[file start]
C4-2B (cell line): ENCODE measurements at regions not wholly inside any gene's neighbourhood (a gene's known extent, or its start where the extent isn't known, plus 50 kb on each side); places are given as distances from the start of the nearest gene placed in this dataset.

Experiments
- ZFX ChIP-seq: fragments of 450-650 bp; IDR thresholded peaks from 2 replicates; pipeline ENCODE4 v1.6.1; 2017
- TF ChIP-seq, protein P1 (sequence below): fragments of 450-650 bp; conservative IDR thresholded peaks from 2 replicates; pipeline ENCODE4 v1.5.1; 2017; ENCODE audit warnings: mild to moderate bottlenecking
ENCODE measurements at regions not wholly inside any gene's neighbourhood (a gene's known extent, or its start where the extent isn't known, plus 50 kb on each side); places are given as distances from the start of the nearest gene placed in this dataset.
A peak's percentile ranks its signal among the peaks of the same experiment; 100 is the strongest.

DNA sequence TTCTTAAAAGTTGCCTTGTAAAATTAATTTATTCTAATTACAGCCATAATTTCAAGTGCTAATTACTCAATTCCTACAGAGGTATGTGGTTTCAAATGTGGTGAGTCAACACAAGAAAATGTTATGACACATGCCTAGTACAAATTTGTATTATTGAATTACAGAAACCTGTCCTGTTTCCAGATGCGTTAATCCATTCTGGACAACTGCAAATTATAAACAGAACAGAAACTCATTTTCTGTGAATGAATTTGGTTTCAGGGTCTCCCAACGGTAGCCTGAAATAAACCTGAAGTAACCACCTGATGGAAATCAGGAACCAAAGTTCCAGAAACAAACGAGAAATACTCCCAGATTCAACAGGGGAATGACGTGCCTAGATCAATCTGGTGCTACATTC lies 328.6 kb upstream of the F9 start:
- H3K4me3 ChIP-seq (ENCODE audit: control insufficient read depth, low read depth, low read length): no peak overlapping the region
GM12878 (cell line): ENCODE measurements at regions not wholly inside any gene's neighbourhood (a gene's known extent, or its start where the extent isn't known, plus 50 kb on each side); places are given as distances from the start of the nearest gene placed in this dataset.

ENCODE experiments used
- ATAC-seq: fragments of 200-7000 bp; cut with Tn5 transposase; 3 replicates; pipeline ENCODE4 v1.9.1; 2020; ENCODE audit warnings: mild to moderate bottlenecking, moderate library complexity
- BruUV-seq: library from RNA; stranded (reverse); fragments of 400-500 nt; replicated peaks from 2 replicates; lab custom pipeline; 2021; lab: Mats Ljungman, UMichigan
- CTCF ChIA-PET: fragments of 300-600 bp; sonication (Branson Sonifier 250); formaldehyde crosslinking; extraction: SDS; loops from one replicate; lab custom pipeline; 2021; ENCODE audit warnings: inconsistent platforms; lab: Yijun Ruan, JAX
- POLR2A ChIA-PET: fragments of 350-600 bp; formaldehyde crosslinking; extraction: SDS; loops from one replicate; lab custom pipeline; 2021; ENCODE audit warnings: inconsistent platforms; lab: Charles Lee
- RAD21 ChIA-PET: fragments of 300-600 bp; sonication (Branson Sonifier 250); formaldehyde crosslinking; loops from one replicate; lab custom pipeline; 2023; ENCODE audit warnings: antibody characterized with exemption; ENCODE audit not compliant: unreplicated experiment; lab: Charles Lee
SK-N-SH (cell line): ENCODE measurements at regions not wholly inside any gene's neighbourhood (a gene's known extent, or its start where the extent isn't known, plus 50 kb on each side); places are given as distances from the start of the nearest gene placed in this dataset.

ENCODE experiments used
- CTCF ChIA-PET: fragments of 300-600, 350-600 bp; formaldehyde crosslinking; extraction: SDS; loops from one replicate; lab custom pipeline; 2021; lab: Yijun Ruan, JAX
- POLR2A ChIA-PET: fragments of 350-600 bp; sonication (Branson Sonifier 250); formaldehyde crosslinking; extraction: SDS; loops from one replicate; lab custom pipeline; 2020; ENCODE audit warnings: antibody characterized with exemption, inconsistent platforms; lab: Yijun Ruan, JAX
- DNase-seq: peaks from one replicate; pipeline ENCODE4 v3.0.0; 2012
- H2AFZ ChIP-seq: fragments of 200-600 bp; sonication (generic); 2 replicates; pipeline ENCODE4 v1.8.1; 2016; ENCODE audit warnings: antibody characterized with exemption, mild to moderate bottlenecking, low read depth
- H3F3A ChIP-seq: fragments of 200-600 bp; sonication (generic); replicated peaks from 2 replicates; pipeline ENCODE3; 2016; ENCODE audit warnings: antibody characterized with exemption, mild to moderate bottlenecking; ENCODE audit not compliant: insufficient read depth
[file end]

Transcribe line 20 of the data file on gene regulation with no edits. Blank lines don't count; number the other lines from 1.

- DNase-seq: peaks from one replicate; pipeline ENCODE4 v3.0.0; 2012